Rethinking is the act of "thinking about something again, especially in order to make changes to it."
Why do people rethink? Something may not be working or it may no longer be relevant. It's an effort to fix what may be broken and start over.
Rethinking has appeared in the news recently across multiple market sectors:
Banking - Banks are rethinking their premium credit card offerings (Marketplace.org)
Government - New drainage realities have city and state rethinking evacuation plans (Fox 8 News)
Art - Fred Williams: abstract rethinking of timeless country (The Australian)
Compensation - Rethinking Measurement of Pay Disparity and Its Relation to Firm Performance (HBS)
Bookstores - How This College Bookstore Operator Is Rethinking Business (Barron's Next)
Architecture - Winners of 2017 "Rethinking The Future" Awards Present Radical Solutions to Present-Day Problems (ArchDaily)
Fashion and Art - With Calvin Klein’s New Sterling Ruby-Designed Store, Raf Simons Is Rethinking Fashion—and Art (artnetnews)
Why think, or rethink?
Food is being reinvented and business is exploring not only changing the way it is delivered, but also what we eat. There are questions about the safety of eating meatless burgers, meals that don't need to be refrigerated, and startups exploring 3D food printing technology. Businesses are spending money on the research and development of new ways of delivering calories that taste good, are easy to standardize, and push the edge of how we define food.
Here are recent headlines:
Why are people interested in the technology of food?
It's a matter of resources. We have a growing world population and finite areas of arable land available for food production. This represents an economic opportunity. With spikes in food demand due to humanitarian crises, weather events, or the loss of land available for farming, food security may be an issue that defines our time.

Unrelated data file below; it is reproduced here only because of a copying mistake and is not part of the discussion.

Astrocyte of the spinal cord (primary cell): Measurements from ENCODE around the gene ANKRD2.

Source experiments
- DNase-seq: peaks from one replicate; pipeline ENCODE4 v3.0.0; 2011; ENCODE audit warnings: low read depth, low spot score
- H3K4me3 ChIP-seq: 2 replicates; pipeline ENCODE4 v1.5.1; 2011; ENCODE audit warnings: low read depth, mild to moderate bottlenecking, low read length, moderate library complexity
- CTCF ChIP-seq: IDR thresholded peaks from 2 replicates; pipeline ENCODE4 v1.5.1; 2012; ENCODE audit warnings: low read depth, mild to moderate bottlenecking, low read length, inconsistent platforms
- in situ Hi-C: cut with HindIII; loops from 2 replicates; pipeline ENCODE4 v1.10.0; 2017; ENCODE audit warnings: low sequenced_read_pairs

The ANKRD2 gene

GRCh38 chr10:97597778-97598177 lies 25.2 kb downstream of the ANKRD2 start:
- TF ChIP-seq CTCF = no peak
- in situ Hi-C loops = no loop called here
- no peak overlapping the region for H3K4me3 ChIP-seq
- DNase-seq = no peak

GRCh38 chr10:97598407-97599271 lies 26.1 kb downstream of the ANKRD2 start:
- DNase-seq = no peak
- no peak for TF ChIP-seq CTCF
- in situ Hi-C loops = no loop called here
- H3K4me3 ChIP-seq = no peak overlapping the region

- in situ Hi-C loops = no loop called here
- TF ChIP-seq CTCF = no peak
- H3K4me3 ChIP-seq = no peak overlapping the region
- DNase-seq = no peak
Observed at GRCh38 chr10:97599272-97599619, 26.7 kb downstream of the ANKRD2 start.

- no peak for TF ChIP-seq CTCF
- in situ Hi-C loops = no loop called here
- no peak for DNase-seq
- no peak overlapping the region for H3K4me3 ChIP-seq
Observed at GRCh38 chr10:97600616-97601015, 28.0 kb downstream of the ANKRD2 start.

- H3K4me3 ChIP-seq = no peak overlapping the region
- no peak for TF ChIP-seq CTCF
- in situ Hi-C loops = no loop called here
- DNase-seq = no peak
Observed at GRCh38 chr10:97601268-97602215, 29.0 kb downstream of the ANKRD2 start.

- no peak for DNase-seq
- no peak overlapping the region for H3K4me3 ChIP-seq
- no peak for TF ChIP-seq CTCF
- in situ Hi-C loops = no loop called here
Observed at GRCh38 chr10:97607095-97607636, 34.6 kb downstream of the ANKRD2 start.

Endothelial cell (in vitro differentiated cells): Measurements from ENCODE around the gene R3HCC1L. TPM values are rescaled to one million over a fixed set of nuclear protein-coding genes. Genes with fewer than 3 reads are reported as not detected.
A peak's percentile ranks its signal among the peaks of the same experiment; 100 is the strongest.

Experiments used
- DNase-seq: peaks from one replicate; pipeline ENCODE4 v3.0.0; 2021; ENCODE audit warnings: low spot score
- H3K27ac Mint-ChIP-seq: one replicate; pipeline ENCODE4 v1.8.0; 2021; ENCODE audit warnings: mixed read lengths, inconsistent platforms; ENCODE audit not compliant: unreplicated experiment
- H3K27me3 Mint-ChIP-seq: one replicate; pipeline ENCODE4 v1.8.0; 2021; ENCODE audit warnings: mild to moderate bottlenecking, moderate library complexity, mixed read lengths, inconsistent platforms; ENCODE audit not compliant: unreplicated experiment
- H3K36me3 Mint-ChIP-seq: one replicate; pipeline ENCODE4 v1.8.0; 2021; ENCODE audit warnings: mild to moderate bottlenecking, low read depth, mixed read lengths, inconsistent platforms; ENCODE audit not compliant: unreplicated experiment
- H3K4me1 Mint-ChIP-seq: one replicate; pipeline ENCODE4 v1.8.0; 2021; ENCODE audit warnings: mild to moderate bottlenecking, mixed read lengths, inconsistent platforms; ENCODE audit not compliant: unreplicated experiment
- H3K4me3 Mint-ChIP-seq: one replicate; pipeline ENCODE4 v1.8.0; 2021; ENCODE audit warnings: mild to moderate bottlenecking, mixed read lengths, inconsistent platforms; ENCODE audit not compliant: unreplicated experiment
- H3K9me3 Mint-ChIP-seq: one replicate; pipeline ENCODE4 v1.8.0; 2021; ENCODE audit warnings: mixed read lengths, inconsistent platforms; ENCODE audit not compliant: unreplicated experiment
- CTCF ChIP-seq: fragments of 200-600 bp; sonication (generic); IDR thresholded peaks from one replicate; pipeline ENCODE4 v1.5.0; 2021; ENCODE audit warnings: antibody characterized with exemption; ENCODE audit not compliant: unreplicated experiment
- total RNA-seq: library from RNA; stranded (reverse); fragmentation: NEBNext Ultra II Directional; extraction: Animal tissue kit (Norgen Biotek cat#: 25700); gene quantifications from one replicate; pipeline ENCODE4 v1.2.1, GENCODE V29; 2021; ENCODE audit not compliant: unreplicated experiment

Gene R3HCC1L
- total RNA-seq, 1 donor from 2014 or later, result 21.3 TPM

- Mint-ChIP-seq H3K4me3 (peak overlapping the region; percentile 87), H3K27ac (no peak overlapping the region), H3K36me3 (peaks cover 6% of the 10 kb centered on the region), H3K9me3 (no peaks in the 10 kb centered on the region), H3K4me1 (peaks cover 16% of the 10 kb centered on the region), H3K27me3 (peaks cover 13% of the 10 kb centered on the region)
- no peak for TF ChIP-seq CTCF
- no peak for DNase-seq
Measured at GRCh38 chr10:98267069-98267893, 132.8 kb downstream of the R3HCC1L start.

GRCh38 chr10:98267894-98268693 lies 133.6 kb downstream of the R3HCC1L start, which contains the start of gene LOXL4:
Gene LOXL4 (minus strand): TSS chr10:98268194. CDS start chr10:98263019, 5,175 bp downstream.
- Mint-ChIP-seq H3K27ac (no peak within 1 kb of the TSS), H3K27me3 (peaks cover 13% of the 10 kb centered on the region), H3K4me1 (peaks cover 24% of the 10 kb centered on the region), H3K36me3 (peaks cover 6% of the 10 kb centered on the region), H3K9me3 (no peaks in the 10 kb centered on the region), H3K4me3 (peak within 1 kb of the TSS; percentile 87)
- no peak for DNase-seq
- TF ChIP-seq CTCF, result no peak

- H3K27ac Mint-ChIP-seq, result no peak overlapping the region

Fertile land is the most important resource for the future of food security. (The Weekly Times)
Food security an even bigger issue after grocery store closures (KEVN Black Hills Fox)
Food security has to be a Brexit priority (The Guardian)
And now the word "food" is being used in the same sentence as "blockchain":
Television is under attack again. This time not by a rogue entity or startup, but by Facebook. As an institution, television has been evolving quickly and the internet has made the largest impact. The business model for television was originally driven by providers and has been shifting to being consumer-driven. The reality is that people will watch what they want, when they want, and on a device of their choice. Simply having options in terms of media outlets and types of programming has turned people away from packaged shows or a one-way stream of information.
TechCrunch is reporting that Facebook is launching Watch as a "new home for original video content" and as a means to "boost ad revenue and give people a reason to frequently return to the News Feed for content they can’t get anywhere else."
The Washington Post describes Watch as "the social network's first attempt to showcase videos made specifically for Facebook — and change the way we watch video in the process." It added that "it's mashing up the many ways we watch and communicate around video into a way that best suits Facebook."
Perhaps the future of television is no television. Yesterday, I looked at the evolution of open offices and I wonder if television will follow the same path with a premium put on flexibility. As old models disappear or become irrelevant, new relationships will form that will fundamentally change our behavior.
With the television industry in what appears to be a state of constant fragmentation, how will the fragments reorganize into something new and what will that look like?
Here are a few thoughts:
Don’t Tell Me What Happens. I’m Recording It. (The Ringer)
Cutting the Cord (The Economist)
Predictions for the future of television (Huffington Post)
The future of TV is arriving faster than anyone predicted (Washington Post)
The general theme through out each article is more options and greater quality.